The Arkansas Department of Health released its most updated Influenza Weekly Report on Wednesday.
Since Sept. 29, 2019, the ADH has received more than 10,700 positive flu tests across the state from healthcare providers, but officials warn, numbers may be higher due to some cases going unreported.
“Right now, the state as a whole is seeing widespread flu with high intensity,” public information officer Danyelle McNeill told the Log Cabin Democrat.
The Centers for Disease Control and Prevention reports all states – with the exception of Oregon, Hawaii, the Virgin Islands and the District of Columbia – are currently experiencing the same widespread designation.
Officials have said the 2019-20 flu season started early and has already impacted 9.7 million.
Thus far, Arkansas has seen 27 flu-related deaths, a child between 5 and 18 years old is among the deceased. Sixteen of the deceased were older than 65, six were between the ages of 45 and 64 and four were between the ages of 25 and 44.
In Faulkner County, the Conway Regional Medical Center told the Log Cabin Democrat four patients who have had to be admitted due to the flu and another 117 cases reported by the Conway Regional Primary Care Network Clinics.
Baptist Health Medical Center-Conway officials told the LCD they have seen 69 positive flu cases since November.
The CDC estimated a total of 6,600 flu deaths nationally – each year, an average of 25-50 million cases are reported with around 23,600 deaths – 39 of which were pediatric. During the last flu season – October 2018 through early May 2019 – at least 37.4 million people got the flu, at least 531,000 were hospitalized and between 36,400 and 61,200 people died.
Dr. Jennifer Dillaha, the medical director of immunizations and outbreak, said the most common viruses they are seeing are the Influenza B Victoria Lineage and Influenza A (H1N1) pdm09.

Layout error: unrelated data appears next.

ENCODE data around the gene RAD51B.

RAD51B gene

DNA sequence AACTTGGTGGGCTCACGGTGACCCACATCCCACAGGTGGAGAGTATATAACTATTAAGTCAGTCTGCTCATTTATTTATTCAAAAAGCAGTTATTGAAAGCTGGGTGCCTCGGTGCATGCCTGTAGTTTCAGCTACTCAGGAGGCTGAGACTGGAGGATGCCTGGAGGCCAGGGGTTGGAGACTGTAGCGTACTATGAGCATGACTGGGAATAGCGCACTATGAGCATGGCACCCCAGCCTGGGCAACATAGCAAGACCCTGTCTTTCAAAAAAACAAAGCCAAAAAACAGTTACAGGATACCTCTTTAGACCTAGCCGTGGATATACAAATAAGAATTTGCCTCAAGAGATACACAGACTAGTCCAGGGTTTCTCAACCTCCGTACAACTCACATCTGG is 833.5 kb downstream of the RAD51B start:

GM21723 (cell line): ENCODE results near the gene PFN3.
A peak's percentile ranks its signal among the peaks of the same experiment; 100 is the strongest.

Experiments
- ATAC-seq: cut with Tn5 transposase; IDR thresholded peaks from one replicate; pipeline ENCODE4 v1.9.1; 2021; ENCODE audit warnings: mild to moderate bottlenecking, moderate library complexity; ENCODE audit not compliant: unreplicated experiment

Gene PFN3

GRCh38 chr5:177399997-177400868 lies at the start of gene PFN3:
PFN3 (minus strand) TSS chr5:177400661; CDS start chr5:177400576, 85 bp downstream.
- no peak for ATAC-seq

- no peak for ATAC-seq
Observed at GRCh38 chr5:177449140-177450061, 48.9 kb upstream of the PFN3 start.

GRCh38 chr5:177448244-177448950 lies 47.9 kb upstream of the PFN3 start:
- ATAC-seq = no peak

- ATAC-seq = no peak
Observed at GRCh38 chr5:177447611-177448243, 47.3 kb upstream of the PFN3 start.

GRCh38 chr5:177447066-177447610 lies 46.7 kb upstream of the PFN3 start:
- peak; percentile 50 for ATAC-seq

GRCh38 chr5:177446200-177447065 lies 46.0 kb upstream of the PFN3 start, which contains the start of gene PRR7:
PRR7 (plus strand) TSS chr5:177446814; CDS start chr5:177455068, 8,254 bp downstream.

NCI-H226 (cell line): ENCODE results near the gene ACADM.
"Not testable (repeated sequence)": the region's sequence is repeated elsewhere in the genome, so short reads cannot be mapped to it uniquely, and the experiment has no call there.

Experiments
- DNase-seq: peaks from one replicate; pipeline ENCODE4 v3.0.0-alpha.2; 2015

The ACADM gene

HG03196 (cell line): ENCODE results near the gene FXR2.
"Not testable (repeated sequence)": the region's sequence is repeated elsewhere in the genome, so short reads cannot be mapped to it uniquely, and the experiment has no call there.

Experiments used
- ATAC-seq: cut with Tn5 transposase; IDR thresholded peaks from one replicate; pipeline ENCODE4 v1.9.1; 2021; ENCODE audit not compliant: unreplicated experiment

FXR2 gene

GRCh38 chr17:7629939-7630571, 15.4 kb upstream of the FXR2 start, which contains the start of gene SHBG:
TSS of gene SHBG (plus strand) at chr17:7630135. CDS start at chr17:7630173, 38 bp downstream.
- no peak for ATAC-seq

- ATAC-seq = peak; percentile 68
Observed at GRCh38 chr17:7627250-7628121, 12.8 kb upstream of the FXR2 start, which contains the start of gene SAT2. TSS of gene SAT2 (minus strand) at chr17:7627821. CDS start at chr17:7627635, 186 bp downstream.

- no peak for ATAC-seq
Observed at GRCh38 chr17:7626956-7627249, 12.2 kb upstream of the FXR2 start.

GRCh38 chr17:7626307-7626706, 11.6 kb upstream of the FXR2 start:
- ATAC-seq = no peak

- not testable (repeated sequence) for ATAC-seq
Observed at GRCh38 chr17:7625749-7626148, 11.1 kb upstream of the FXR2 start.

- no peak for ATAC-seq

“I have not seen an analysis yet of how effective the flu vaccine is this year,” she said.
Dillaha said the CDC does track the flu viruses that circulate and analyses the similarities to the four influenza viruses in the current vaccine and in one of the organization’s recent reports, officials warned that the main strain of this year’s flu virus is not a very good match to the flu vaccine administered this year.
Every year the World Health Organization (WHO) recommends viruses that should be targeted in the flu vaccine. This year, WHO officials called for the common virus strain, or Influenza A, which has been the dominant flu strain for 27 years in the U.S. but Influenza B seems to be the strain wreaking havoc this flu season, according to the CDC.
“Influenza B virus infection is more common among children and can cause complications, resulting in hospitalization or death,” the CDC said.
Cumulative data from the CDC’s public health laboratories show 58 percent of people who tested for the flu have received positive results for influenza B, with only 42 percent testing positive for influenza A.
Despite, the CDC and other health officials are still encouraging the public to get that flu shot and abide by the usual advice: get the shot, wash hands frequently, avoid contact with sick people, disinfect and clean, get enough sleep, eat right and don’t forget that vitamin D, be a careful shopper avoiding high-peak shopping hours, don’t touch eyes, nose, and mouth.
“You can’t be overly cautious,” Dr. Trish Perl, chief of the Division of Infectious Diseases at UT Southwestern Medical Center in Dallas, said, adding it’s mostly common sense. “But you have to be smart. A lot of people don’t recognize how serious the flu can be. I tell patients a lot, ‘While you may not get sick or you might get mildly sick, I see people die from this.’ It’s absolutely true that bad things can happen from the flu.”
Media partners KATV Channel 7 and the Associated Press contributed to this article.